on human reason or other explanations. The Gospel is that in Jesus
the fullness of divinity dwells. Jesus truly is the Son of God
incarnate. As crazy as that might sound, it is the Gospel, and this
Gospel is what builds up the Colossians to their full identity in
Christ. Moreover, the Colossians’ faith in Jesus has effected their
spiritual death and resurrection. They are new creations already,
and it is not their actions or efforts that will one day make them

Luke 11:1-13 – Without a doubt
the most direct teaching on prayer in Scripture. It was the custom
for a rabbi or teacher to teach his students special things, and this
included insight on how to pray. John followed this custom
apparently, so Jesus’ disciples want him to give them insight as
well. What is recorded for us is the Lord’s Prayer (recorded
in more fullness in Matthew 6:9-13). The prayer clearly addresses
God as our Father, glorifying his name and seeking for his will
(kingdom) to be established fully. Daily needs are prayed for, as
well as forgiveness of sins and protection from temptation.

Beyond this, Jesus tries to illustrate
what approaching God in prayer is like. No metaphor or analogy is
perfect, but we are to understand that while we may fear to come to
God in prayer for any number of reasons, God does and will respond to
us. We should be diligent in what we ask for in prayer because God
is sometimes moved to respond because of our tenacity. God is not a
harsh god, waiting to trick us or to abuse us for his own amusement
(which was believed of gods in surrounding cultures). Rather we are
told that God the Father is truly like a good father, and a good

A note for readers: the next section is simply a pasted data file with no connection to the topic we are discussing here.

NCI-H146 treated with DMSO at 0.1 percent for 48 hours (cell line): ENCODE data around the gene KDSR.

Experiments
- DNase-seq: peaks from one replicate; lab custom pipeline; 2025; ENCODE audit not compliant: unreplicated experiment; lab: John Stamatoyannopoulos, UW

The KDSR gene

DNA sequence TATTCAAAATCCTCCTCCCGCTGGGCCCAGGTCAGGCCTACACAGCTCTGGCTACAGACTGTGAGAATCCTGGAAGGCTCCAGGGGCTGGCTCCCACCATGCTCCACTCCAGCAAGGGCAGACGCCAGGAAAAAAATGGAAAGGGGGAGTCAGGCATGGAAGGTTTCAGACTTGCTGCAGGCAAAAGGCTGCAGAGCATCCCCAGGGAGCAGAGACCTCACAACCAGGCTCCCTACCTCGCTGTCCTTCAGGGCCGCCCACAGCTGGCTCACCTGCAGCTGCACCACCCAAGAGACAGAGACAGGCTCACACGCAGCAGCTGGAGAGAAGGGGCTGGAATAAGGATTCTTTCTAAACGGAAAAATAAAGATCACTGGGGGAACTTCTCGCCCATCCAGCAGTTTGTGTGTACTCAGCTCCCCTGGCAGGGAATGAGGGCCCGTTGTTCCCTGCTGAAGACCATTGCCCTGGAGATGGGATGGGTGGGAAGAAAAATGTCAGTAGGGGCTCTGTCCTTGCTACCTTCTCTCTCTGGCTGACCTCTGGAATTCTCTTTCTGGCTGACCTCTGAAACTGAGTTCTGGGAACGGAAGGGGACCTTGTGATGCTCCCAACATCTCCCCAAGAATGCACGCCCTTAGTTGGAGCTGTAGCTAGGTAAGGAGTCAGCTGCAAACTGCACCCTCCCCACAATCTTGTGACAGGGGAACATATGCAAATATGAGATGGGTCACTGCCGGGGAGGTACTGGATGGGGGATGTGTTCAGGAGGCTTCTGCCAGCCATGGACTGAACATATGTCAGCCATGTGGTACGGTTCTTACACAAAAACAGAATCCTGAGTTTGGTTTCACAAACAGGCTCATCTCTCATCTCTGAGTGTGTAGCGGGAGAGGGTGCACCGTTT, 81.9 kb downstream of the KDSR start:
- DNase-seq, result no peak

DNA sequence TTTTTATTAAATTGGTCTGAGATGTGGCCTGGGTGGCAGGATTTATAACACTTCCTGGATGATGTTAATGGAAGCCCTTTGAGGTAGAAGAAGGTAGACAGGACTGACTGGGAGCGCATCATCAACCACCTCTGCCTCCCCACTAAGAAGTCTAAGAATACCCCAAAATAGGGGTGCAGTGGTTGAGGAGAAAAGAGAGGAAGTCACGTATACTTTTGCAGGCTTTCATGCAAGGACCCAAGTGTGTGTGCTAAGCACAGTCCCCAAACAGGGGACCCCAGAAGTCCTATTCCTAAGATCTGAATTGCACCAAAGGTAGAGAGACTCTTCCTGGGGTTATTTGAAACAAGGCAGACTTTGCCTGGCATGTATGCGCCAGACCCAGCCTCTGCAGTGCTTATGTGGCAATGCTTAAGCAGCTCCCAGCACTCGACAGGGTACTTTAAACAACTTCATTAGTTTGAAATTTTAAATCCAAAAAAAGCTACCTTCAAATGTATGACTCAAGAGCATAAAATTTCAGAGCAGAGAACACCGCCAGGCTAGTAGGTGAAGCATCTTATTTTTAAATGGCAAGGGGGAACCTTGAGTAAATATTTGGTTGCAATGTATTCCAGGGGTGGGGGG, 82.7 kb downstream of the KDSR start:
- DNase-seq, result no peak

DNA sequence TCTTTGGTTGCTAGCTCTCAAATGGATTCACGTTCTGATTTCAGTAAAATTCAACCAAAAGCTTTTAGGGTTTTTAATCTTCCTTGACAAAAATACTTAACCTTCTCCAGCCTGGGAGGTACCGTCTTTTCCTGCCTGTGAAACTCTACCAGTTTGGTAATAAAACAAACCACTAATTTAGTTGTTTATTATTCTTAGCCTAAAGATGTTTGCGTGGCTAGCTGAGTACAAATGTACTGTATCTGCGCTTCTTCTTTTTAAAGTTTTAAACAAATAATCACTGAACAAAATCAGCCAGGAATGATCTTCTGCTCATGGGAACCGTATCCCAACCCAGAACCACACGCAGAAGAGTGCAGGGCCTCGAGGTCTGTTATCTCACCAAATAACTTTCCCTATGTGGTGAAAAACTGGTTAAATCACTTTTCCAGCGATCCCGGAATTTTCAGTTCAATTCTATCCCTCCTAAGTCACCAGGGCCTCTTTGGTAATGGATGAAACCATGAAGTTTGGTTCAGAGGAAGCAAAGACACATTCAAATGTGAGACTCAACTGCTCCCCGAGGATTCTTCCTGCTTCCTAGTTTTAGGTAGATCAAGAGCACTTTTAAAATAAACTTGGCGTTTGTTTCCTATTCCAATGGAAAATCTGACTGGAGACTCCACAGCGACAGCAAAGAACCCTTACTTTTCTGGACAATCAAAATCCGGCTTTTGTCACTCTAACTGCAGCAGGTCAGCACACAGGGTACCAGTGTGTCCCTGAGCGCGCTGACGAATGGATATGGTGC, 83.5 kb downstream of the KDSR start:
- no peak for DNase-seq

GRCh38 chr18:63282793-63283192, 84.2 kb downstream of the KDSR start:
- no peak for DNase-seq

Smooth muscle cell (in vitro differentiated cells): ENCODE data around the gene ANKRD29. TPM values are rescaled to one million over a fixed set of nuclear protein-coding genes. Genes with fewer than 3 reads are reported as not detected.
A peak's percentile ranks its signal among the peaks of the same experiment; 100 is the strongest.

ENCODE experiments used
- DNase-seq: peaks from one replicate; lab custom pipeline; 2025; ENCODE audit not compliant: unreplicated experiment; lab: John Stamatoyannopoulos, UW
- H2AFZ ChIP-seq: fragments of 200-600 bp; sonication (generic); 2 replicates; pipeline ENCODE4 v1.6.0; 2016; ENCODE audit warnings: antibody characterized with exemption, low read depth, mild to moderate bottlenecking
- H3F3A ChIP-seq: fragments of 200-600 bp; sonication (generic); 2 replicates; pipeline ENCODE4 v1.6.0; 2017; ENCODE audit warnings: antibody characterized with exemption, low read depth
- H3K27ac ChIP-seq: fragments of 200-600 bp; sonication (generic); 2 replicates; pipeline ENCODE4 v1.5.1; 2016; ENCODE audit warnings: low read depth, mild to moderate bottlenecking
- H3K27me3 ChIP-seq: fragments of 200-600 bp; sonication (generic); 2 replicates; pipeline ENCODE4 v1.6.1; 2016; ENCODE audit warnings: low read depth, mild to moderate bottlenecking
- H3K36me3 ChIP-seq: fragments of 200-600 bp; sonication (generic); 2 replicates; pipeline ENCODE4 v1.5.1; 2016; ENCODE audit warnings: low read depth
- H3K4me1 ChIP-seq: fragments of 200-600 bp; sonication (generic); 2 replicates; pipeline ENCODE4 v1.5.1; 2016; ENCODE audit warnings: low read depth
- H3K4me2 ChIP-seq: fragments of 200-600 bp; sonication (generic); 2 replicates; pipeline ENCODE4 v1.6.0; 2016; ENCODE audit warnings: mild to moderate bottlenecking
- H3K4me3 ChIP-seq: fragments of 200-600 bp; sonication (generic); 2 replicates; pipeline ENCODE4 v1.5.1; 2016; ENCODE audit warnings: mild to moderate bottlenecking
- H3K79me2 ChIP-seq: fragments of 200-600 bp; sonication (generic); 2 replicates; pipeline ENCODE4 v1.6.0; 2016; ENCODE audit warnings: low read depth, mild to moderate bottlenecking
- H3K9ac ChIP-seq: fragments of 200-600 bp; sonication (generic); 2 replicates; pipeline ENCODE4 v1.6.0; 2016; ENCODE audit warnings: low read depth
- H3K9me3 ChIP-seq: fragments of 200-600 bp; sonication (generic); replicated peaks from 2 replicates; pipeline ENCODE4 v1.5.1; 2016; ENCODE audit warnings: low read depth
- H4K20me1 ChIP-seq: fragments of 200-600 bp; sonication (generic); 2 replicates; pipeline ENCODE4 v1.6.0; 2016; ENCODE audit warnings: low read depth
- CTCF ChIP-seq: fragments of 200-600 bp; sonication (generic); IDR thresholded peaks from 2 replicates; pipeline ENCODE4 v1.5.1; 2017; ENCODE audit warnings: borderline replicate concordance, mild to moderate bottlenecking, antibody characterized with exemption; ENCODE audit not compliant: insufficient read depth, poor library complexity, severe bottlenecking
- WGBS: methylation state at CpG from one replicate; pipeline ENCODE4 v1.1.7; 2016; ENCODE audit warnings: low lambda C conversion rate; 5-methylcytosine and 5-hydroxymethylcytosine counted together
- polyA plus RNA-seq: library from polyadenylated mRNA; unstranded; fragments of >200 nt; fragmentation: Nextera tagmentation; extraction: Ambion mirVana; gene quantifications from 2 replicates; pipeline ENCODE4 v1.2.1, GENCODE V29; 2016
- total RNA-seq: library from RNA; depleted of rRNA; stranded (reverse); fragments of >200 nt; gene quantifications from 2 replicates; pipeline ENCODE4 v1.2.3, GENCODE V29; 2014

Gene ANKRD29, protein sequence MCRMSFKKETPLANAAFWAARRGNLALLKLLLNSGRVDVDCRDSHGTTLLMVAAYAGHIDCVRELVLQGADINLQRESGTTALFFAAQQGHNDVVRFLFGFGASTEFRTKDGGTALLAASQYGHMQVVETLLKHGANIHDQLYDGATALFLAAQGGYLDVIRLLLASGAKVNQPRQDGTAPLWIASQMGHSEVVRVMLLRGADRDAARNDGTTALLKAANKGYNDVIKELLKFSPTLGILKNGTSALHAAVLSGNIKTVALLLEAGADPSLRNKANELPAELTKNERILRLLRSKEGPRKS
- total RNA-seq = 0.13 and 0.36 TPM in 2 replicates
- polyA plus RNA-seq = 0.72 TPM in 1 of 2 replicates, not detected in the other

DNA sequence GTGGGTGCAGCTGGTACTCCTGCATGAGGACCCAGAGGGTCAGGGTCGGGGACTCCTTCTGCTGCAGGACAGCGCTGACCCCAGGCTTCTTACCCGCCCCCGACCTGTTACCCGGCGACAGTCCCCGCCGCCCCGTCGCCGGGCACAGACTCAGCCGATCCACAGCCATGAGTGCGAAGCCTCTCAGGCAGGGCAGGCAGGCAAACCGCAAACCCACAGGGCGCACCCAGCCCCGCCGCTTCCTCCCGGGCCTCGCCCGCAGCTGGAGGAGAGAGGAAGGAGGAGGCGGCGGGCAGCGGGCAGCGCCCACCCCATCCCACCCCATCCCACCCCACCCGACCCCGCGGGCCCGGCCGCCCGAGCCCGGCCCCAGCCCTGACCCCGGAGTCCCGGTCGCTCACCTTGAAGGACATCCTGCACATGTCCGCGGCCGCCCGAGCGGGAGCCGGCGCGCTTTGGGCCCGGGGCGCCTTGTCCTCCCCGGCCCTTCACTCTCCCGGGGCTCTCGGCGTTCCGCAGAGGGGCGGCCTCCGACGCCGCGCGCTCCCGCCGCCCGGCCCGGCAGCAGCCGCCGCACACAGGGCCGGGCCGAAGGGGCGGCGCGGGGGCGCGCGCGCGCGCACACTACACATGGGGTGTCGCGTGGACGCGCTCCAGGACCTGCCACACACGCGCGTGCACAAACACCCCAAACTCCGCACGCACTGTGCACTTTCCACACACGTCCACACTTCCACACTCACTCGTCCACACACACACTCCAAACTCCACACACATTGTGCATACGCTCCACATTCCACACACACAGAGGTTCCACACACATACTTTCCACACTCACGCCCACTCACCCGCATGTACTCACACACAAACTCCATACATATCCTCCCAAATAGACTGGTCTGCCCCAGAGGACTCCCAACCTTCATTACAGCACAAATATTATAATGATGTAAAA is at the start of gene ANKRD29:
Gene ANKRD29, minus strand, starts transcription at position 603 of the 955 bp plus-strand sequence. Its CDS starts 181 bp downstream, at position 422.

father always seeks the best for his children. If human fathers are
capable of responding to the needs and requests of their children,
how much more will God!

Prayer remains complicated to us, most
likely because we are fond of focusing on the outcome rather than the
process. We want to know if God will do what we ask. We assume that
prayer is something that, when done properly, will yield specific
results. We ought more to focus on prayer as a conversation, a
conversation with someone we love and value. What matters is not
necessarily an outcome, but rather the fact of communicating,
intentionally aware of one another. If there is a warning regarding
prayer, it is that we are practical people, and we easily view prayer
as a means to an end, rather than as part of a relationship.

What matters most is not whether God
does what we want, how we want, when we want. What matters is that
we are privileged to commune with the creator of the Universe! He
hears us, is concerned about us, and hasn’t simply promised us his
best, but has already given us his best in his Son Jesus the Christ.
What an amazing privilege! What an unearned merit – to be able to
engage God in prayer at any moment, expressing fear, joy, praise,
thanksgiving, or need – knowing that we will always be heard and
God will respond according to the parameters of his plan for creation
and for our own lives.

Yes, prayer often times involves
specific requests for healing or safety or any number of other very
real needs. But just being intentional about communicating with God
– both speaking and listening – begins to change and alter how we
respond to the events and people in our lives. It is not an
obligation, but a privilege. God is God, and if God wants our
attention He will get it!

In the meantime, spend some time
getting to know the Creator of the Universe.